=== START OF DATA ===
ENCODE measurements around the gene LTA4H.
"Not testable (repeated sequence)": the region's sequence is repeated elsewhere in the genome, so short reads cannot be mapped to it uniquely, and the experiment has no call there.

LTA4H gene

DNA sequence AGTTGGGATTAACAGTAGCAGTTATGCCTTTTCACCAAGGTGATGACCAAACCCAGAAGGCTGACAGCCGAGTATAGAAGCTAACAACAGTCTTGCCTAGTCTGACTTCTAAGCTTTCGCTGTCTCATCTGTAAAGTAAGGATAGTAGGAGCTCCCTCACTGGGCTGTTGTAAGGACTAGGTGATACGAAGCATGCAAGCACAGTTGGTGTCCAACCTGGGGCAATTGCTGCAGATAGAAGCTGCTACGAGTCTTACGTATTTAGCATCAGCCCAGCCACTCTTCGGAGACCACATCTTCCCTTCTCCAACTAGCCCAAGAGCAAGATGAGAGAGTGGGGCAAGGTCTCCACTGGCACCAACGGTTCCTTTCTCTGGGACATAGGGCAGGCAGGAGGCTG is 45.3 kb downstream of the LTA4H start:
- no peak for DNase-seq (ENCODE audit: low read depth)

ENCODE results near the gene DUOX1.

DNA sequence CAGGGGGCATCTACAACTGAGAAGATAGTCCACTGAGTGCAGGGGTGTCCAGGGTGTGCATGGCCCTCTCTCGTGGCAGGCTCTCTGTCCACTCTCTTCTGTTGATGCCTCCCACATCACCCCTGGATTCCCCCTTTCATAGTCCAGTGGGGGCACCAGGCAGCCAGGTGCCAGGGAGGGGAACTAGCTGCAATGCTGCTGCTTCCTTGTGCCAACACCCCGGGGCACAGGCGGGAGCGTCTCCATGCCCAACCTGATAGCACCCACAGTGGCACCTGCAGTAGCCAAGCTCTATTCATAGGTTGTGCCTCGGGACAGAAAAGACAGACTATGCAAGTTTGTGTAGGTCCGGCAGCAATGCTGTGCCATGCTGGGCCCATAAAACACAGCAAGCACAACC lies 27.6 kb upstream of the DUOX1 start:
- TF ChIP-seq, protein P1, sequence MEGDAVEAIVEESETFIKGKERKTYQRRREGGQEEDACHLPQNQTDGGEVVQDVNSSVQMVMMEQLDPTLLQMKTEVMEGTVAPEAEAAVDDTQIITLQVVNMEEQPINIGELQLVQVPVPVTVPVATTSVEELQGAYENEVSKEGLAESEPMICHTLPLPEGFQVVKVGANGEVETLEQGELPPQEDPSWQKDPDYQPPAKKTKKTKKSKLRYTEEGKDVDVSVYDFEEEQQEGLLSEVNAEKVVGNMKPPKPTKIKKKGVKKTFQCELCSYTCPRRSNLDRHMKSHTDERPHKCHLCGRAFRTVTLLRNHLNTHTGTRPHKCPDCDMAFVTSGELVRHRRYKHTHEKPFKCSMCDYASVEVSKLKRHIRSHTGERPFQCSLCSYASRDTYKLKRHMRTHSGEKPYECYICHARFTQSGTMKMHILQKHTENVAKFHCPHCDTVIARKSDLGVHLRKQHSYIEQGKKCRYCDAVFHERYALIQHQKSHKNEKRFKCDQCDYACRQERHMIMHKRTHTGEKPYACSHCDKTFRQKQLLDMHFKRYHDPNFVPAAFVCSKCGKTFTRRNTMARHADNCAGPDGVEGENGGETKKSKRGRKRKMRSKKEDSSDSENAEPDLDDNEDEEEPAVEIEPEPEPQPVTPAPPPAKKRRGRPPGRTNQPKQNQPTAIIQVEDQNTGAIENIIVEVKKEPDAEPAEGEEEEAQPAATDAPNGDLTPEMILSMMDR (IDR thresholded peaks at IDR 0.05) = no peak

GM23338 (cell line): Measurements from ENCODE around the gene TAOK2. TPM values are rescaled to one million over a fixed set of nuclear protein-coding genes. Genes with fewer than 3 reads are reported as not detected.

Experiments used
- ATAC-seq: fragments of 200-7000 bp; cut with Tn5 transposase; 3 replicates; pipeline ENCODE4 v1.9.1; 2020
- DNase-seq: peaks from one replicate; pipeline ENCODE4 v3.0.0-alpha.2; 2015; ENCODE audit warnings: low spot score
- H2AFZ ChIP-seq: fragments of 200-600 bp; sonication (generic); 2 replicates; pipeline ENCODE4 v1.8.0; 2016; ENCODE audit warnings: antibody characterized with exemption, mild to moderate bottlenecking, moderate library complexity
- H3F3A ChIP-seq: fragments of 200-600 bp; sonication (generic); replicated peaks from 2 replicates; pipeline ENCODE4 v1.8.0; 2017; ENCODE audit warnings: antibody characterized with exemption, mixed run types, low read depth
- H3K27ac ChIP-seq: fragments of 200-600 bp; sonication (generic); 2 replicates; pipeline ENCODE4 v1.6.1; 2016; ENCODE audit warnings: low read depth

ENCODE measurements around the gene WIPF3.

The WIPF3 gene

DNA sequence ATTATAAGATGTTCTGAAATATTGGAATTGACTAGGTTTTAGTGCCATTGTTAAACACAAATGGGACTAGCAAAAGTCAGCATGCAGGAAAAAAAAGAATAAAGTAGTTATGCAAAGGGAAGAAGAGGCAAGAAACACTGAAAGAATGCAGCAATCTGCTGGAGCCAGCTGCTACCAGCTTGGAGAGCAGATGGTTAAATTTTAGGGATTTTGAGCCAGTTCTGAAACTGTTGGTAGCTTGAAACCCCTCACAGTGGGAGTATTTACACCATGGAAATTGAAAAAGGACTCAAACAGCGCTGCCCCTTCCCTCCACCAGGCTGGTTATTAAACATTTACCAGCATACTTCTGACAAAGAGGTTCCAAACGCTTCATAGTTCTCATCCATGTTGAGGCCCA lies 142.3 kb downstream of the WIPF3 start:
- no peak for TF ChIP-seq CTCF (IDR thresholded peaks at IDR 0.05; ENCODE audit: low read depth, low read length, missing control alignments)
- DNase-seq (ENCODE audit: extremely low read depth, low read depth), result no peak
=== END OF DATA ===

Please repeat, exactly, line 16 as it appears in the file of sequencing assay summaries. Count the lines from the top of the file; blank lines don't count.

ENCODE measurements around the gene WIPF3.